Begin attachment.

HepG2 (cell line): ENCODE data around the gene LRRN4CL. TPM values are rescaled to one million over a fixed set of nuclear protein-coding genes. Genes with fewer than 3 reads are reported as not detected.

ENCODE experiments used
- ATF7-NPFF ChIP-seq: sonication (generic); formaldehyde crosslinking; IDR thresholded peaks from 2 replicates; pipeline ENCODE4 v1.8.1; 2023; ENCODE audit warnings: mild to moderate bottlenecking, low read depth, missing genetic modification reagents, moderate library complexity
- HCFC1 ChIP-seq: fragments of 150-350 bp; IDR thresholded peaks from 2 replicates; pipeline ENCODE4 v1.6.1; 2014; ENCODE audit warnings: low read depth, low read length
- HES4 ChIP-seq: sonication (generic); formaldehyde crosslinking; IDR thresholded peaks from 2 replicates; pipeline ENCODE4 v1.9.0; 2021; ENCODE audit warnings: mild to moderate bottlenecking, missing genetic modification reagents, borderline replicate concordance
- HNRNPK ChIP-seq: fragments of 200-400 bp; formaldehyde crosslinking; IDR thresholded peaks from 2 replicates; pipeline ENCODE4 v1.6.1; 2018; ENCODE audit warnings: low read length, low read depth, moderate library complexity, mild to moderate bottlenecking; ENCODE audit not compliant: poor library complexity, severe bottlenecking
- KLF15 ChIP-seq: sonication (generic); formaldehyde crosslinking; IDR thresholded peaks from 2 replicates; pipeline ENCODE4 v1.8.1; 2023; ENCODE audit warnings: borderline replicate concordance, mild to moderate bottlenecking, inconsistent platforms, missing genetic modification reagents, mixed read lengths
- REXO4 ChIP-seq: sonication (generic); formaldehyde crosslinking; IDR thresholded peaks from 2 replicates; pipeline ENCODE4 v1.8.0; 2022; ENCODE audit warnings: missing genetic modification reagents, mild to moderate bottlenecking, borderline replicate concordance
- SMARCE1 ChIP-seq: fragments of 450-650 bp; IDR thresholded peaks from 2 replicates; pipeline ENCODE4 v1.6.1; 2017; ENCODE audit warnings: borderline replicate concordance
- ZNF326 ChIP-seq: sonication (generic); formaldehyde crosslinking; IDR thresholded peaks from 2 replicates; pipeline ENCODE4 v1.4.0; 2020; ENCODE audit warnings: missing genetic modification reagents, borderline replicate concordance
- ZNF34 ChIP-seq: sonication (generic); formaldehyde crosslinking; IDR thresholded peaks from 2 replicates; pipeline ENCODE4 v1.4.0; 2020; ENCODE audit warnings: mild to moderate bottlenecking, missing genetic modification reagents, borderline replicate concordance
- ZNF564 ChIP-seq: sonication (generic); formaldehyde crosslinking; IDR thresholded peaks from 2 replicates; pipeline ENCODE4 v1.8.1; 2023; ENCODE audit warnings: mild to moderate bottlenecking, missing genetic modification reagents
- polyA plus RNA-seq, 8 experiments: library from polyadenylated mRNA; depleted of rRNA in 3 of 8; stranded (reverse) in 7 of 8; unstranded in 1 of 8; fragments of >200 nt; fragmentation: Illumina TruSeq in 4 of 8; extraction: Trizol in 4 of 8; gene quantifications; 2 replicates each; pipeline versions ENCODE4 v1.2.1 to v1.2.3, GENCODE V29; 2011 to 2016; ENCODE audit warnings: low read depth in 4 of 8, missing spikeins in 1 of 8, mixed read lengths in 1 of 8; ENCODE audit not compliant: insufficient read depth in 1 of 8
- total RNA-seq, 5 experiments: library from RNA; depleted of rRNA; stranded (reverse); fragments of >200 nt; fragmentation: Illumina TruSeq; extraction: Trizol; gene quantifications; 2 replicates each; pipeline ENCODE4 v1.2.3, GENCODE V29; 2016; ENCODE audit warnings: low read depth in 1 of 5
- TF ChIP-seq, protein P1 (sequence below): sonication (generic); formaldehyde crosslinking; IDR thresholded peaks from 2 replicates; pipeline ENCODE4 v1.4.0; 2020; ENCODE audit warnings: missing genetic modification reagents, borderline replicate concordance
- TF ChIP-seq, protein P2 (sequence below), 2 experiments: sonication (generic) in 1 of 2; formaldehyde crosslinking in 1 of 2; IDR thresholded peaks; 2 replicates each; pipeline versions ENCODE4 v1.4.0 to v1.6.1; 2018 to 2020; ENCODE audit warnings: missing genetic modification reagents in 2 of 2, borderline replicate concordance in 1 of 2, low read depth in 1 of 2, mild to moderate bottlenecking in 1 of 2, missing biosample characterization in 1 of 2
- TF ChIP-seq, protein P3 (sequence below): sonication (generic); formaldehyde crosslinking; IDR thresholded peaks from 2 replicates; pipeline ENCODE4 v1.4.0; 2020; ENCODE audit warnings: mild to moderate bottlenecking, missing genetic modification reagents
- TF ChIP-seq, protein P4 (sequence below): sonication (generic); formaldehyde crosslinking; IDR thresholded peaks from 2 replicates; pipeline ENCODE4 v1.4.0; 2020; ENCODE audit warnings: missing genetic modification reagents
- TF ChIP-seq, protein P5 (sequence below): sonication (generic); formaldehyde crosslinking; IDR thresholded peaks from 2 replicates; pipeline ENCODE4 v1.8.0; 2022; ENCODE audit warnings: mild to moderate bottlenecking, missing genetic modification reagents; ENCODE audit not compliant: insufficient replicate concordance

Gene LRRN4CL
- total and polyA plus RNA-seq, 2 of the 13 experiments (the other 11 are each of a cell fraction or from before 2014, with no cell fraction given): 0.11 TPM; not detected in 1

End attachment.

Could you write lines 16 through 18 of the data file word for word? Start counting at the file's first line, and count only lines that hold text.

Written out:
- TF ChIP-seq, protein P2 (sequence below), 2 experiments: sonication (generic) in 1 of 2; formaldehyde crosslinking in 1 of 2; IDR thresholded peaks; 2 replicates each; pipeline versions ENCODE4 v1.4.0 to v1.6.1; 2018 to 2020; ENCODE audit warnings: missing genetic modification reagents in 2 of 2, borderline replicate concordance in 1 of 2, low read depth in 1 of 2, mild to moderate bottlenecking in 1 of 2, missing biosample characterization in 1 of 2
- TF ChIP-seq, protein P3 (sequence below): sonication (generic); formaldehyde crosslinking; IDR thresholded peaks from 2 replicates; pipeline ENCODE4 v1.4.0; 2020; ENCODE audit warnings: mild to moderate bottlenecking, missing genetic modification reagents
- TF ChIP-seq, protein P4 (sequence below): sonication (generic); formaldehyde crosslinking; IDR thresholded peaks from 2 replicates; pipeline ENCODE4 v1.4.0; 2020; ENCODE audit warnings: missing genetic modification reagents